Architectural Study Diptych

A major factor that contributed to project site consideration was the lack of vehicle transportation, which I knew would become a hindrance once the weather started to turn; therefore, I opted to work with what was within my immediate access. The site that I have chosen to explore for this building study is one that is very literally close to home—the site is located directly opposite my house. I view this scene every day.

Diptych, india ink on Stonehenge paper, each drawing 36” x 24”


I live in a residential housing development of duplexes, which borders on treed areas that feel like forgotten nature. This specific duplex model is not particularly architecturally intriguing; nor is it built using beautiful materials. During my initial investigative drawings, I asked myself why I was not interested in focusing on one house, or one segment of architecture. If I were to do so, it would provoke questions: why that house? Is it special? Is there something about the architecture that is being illustrated? And the answer to these questions is no. Rather, I aim to draw attention to the repetition; to the “sameness” of the row of architectural form. Through duplicity, there seems to be an expectation that their dwellers live in the same way. I’m interested in this because, as I live in one of these structures, I feel like I fight to find and work with my individual differentiation within a structure that is built for generic use. Yet, these houses have been occupied by people that have made lives within them, as the busy neighbourhood indicates. Perhaps I aim to capture a form of a self-portrait and to portray my concept of “home.”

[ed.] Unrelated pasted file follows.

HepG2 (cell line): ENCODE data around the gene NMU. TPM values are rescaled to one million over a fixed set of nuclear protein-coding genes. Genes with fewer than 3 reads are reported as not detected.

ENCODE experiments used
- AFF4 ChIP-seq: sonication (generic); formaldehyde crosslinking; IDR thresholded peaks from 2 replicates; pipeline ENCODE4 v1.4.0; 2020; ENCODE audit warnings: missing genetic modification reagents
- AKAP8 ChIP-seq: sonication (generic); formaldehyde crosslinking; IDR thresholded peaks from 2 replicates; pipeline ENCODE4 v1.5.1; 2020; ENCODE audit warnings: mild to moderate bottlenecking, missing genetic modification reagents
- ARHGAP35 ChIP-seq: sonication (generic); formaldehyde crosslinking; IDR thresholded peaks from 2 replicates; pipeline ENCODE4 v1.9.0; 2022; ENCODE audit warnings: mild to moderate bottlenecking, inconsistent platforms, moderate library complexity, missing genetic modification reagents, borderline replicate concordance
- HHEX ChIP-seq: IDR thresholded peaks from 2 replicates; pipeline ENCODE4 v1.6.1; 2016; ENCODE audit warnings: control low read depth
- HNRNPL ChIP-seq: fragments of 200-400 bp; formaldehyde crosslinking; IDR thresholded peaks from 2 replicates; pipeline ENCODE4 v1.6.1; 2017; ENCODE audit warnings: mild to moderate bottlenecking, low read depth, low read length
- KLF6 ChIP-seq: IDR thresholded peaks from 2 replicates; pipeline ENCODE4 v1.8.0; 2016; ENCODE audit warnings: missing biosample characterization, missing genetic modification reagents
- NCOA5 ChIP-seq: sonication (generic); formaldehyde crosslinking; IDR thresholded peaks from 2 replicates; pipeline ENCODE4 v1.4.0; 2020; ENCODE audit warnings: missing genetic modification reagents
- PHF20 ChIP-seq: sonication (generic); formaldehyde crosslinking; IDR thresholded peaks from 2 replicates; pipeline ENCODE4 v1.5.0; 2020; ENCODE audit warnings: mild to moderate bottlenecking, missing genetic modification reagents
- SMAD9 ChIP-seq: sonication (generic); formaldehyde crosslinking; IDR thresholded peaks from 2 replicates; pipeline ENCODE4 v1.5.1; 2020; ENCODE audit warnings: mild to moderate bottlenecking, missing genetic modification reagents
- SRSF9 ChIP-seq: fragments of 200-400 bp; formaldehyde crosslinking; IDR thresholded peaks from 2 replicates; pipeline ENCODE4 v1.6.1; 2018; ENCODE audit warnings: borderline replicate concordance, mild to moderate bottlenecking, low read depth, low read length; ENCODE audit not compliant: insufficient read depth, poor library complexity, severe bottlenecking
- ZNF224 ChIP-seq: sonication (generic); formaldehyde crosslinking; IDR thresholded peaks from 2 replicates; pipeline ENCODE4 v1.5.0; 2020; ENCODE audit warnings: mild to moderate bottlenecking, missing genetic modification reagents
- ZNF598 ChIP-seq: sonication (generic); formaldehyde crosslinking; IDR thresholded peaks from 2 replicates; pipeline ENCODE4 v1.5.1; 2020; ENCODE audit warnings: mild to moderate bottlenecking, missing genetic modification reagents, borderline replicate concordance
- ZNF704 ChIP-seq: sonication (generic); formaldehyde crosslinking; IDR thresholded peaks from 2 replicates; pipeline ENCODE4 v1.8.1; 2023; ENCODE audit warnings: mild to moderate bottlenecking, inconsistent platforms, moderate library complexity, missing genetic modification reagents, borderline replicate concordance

Within my gestural drawings, I enjoyed expressive and spontaneous movement. However, I realized that my preferred technique did not effectively communicate the friction that I intended it to. I planned to instead display contrast within my final piece, which felt appropriately aligned with my concept and would allow me to practice two different techniques. The process evolved into a sighting experience through the deconstruction of perspective to allow for integrated learning.

On the right side of my final work, a diptych, I approached the scene technically, with a ruler and a somewhat-steady right hand; on the left side, I worked quickly with my left hand to produce a loose gesture, which completes the row of duplexes. Traces of personal presence and nature have not been included in the composition.

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